How to Make a Hymn Sounds as Sturdy as a Pioneer
Hymn #36 -- "They, the Builders of the Nation"
Text: Ida R. Alldredge (1892-1943; LDS)
Music: Alfred M. Durham (1872-1957; LDS)
Tune name: BEAVER
I don't think I would have done very well as a pioneer. Just thinking about all they did makes me want to take a nap. I'm sure many of you, like me, have great, great grandparents who were among those who walked across the country and came to settle the barren Salt Lake Valley. And if not, then I'm sure you yourself, or a close family member have been a pioneer in your own family or community in joining the church.
My Dad's side of the family came from the Mormon Pioneers. But my Mom is a convert and she brings that first-hand pioneer experience to our family.
When I lived in Poland, I was a member of one of the 2 Warsaw branches. We were a small gathering of people from many different countries with a core of Polish pioneers. The number of inspirational stories these good people had about leaving their deep Catholic roots and joining the Church, accompanied by all the challenges of being disowned and disavowed, was overwhelmingly inspiring.
All of these pioneers, both those that settled in the Salt Lake Valley and those freshly minted Pioneers all around the world have my greatest respect. This hymn honors each of them and deserves a firm place in our hymnal.
The text, though at first glance it seems to refer to the Utah Pioneers, can be applied to all Pioneers in our Church.
The melody is a sturdy one with almost the exact same rhythmic pattern throughout. There's just enough variation to keep it interesting, especially at the end. The pattern of dotted-quarter, eighth, and two quarters followed by a bar of 4 quarters is flipped around backward in the last 2 bars. It's a very effective use of subtle rhythmic variation. We get 4 quarters, then the dotted-quarter, eighth, and a final half note instead of 2 quarters.
The tune has a bit of the Pioneer spirit itself with a few choice non-chord tones trailblazing their way to cadences in a unique way. The first is at the end of the first line, the leap up to the B on "the way." It's not part of the A minor 7 chord and resolves itself on the D chord right after.
What gives this hymn that sturdy sound to my ears is the bassline. Almost every phrase in the hymn has a hearty downard stepping bass part. It's like the steady driving of pylons into the earth before the building of a skyscraper.
The other element of sturdiness comes form the regular use of the 4 chord in this hymn. It's not overly done, but there are just enough to bring that pastoral air which gives the whole hymn that sense of "home," or of belonging. It's a very similar feeling to what happens when you attend church for the first time in a foreign country. You have some sort of radar up because you're out of your comfort zone. But then church begins, you start singing the opening hymn, and that warm sense of familiarity and belonging comes over you.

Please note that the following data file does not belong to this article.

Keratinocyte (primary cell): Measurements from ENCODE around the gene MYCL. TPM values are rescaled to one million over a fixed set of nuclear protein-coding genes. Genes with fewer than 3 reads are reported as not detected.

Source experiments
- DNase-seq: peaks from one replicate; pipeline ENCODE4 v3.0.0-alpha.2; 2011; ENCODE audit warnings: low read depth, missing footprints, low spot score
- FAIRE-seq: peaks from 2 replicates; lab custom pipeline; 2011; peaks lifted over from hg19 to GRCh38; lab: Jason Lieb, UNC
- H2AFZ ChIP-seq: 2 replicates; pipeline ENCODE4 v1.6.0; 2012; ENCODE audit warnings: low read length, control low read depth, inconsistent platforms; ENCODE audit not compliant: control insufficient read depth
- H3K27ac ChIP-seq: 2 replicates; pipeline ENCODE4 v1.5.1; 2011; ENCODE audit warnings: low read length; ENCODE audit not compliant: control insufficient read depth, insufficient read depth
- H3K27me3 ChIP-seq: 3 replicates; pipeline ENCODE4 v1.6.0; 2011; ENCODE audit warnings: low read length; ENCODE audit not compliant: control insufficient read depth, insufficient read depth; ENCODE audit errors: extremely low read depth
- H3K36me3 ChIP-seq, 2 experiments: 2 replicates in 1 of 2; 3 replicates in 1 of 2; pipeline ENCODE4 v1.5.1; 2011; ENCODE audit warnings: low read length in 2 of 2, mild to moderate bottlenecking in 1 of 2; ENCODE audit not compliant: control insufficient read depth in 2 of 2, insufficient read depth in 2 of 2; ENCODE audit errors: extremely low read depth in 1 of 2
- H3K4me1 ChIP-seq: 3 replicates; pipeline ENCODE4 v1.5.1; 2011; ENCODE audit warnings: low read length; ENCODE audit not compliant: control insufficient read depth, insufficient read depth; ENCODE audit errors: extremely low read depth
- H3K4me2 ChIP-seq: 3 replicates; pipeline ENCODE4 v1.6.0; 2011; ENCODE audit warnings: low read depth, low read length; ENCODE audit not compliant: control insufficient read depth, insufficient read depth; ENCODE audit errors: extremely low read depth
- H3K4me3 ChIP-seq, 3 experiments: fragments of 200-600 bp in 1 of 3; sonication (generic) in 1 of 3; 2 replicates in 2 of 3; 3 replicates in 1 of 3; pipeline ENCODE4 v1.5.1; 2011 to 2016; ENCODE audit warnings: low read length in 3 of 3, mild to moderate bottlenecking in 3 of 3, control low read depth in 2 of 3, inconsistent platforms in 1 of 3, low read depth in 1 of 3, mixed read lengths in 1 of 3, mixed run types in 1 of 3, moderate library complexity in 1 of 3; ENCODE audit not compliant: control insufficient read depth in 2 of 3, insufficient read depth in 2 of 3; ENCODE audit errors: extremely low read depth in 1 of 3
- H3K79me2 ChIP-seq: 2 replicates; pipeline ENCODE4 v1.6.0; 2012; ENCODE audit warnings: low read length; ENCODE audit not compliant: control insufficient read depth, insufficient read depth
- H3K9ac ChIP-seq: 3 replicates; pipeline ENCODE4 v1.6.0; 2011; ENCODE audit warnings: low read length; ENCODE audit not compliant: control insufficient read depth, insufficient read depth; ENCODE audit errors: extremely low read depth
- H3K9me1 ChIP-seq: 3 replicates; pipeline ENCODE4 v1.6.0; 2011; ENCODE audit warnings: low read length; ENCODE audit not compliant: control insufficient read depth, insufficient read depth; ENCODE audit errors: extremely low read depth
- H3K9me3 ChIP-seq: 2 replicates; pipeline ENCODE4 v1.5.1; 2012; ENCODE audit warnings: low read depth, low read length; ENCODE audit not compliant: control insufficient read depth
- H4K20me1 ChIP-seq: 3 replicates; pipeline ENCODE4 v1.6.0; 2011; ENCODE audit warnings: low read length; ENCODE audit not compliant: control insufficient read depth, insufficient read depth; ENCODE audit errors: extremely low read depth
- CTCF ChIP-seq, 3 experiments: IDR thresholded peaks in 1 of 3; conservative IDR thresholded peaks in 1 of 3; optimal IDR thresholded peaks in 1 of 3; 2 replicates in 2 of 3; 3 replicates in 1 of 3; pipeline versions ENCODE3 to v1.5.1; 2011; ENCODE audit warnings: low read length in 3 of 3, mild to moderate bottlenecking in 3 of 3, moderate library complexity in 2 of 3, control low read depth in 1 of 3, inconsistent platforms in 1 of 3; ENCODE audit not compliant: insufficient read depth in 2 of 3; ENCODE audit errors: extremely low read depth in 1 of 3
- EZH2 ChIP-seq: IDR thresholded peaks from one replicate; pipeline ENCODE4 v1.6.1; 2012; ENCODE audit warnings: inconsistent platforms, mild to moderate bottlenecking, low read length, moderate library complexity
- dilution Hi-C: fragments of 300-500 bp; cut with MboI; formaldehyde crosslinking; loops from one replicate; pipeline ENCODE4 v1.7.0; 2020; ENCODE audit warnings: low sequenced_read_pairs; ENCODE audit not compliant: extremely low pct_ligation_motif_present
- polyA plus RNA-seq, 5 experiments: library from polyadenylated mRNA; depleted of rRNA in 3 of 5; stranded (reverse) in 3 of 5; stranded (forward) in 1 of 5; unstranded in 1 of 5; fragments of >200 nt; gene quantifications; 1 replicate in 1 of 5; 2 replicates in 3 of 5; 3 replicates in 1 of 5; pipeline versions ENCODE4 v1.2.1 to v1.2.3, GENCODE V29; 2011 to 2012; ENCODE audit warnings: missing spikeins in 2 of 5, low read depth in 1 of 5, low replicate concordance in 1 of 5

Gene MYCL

The best 4-chord spot is right towards the end when we get the F-natural in the bass. That's a dominant 7th chord built on the 1 chord. It's the dominant 7th chord in the key of the 4 chord. So, of course, it has to resolve to the 4 chord. Because the 7th is in the bass, it has to resolve to a 1st inversion 4 chord, but then we his the climax spot on the next chord, the one with the fermata, which is the 4 chord in root position. The we bless the "honored Pioneer!" Lovely writing!
I can't see why the committee would take this hymn out of the book. It describes us as a people in such a great way. And the music matches the text beautifully. Very well done!
Tomorrow we'll take a look at the most "choral" of any of the hymns in the 1985 book. More soon.
P.S. This morning at 10 am mountain time is our weekly Live Critique. I host these live shows in a Facebook Group called "Dr. Pew's LDS Music Reviews." Today we'll discuss how to know if your hymn or primary song is finished and ready to submit. Join me in the Facebook group. Just click the button below to find the group.
P.P.S. Are you ready to have another pair of eyes on your hymn? Are you ready to take a few helpful, constructive comments that will sharpen up your hymn and prepare it for submission? If so, click below and apply for a hymn critique.
Commentary from "The Bench Warmer"
by Jason Gunnell
This is a wonderfully solid hymn that honors the heritage and early history of our church. I hope that the folks on the committees who will make determinations about what hymns are selected for the new hymnal will not be overzealous in removing hymns that might be viewed as anachronistic. I think Mack Wilberg’s arrangement of this is a fine treatment of this very nice hymn.
This hymn goes very well a bit faster than the indicated tempo, probably around quarter note equals 116 beats per minute. This tempo helps maintain a vigorous feel. I would only hold out the fermata in the last line for two beats as it is but a pause in the line and not a stopping place. I would seek for a full registration, so I would not use the high mixture, and probably use a chorus reed and 16’ reed in the pedal.
Registration Starting Point:
Great: Principal 8’, 4’, 2’, Mixture (or Swell Mixture, whichever is lower-pitched)
Swell: Principal 8’, 4’, 2’, Mixture, Flute 8’ if needed Hautbois 8’
Pedal: Principal 16’, 8’, 4’, Mixture, Bourdon 16’, Flute 8’, Bassoon 16’
Possible Final Verse Additions:
Great: Trumpet 8’
Swell: or this Trumpet 8’
Pedal: 16’ Reed, 32’ Reed and Flue